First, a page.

Graduate candidate Emily Rae Sabo will defend her dissertation -- "Social factors in the production, perception and processing of contact language varieties: Evidence from bilingual corpora, evaluations of perceived nativeness, and real-time processing (EEG) of Spanish-accented English" -- on Friday, September 18, at 1 pm. Zoom access.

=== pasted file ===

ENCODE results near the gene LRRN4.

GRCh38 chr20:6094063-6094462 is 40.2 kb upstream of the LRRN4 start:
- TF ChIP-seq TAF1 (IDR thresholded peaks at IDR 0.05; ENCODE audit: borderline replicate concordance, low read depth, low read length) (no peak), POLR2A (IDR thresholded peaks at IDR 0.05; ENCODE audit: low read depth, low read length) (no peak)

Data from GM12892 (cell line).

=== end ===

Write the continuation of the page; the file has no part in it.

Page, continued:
Originating in the 1960’s with the work of William Labov, the field of sociolinguistics has given way to a rich literature that continues to uncover the many ways in which social factors influence how we produce, perceive, and process speech. Sociolinguistic research has burgeoned alongside increasing globalization and migration, which has, in the case of the U.S. at least, resulted in increased levels of bilingualism and more frequent interactions with non-native English speakers (Romero-Rivas, Martin, & Costa, 2015). My dissertation, which consists of three distinct articles, combines insights from the sociolinguistic literature with methodologies from cognitive science in order to better understand the ways in which perceptions of identity and social attitudes towards nonstandard language varieties influence our everyday spoken interactions. More specifically, I investigate how several social factors (i.e. language background, dialect stigmatization, and speaker accent) influence speech production and perception. The data presented come from over sixty fieldwork interviews, a series of corpus analyses, two online surveys, and one neurolinguistic experiment. In the first paper, I identify how social factors appears to influence auxiliary verb choice among Ecuadorian Spanish speakers. While the markedly frequent use of auxiliary ir, Sp. ‘to go’ in Ecuadorian Spanish has historically been traced to contact effects from Quichua, analysis of a present-day Ecuadorian Spanish corpus reveals that Quichua-Spanish bilinguals actually use it less frequently than do their Spanish monolingual counterparts. Given auxiliary ir has been said to invoke connotations of folksiness and that Quichua-Spanish bilinguals have long been denied linguistic prestige in the sociolinguistic stratification of Ecuadorian Spanish, I argue that language background and dialect stigmatization most aptly explain the current distribution of auxiliary ir production among Ecuadorian Spanish speakers. In the second article, I investigate the relationship between speaker accents and American perceptions of nativeness. Specifically, I examined how young Midwesterners today perceive two main kinds of Spanish-influenced English varieties: L1 Chicano English (as spoken in Chicago, U.S.) and L2 Spanish-accented English (as spoken in Santiago, Chile). Since Latinos have recently become the dominant ethnic minoritized group in the U.S., the varieties of English that they speak are under increasing scrutiny, and cases of linguistic discrimination are on the rise. Results from an accent evaluation survey reveal that respondents distinguished the L1 Chicano English from the L2 Spanish-influenced English speaker, but still rated him as slightly more foreign-sounding than L1 speakers with more established U.S. dialects (e.g. New York). In other words, native U.S. speakers perceived as “sounding Hispanic” were perceived as sounding “almost American,” which suggests that what Midwesterners count as sounding American may be in the process of expanding to include U.S.-born Latinos. In the third article, I focus on the effect that speaker accent has on online word processing in the brain. Specifically, does Spanish-accented English speech increase activation of the Spanish lexicon in the mind of Spanish-English bilingual listeners? Data from an EEG experiment suggests that speaker accent does modulate bilingual lexical activation, though only slightly. This is demonstrated by a slight N400 reduction effect when false cognates from Spanish were produced by a Spanish-accented English speaker relative to a Chinese-accented English speaker.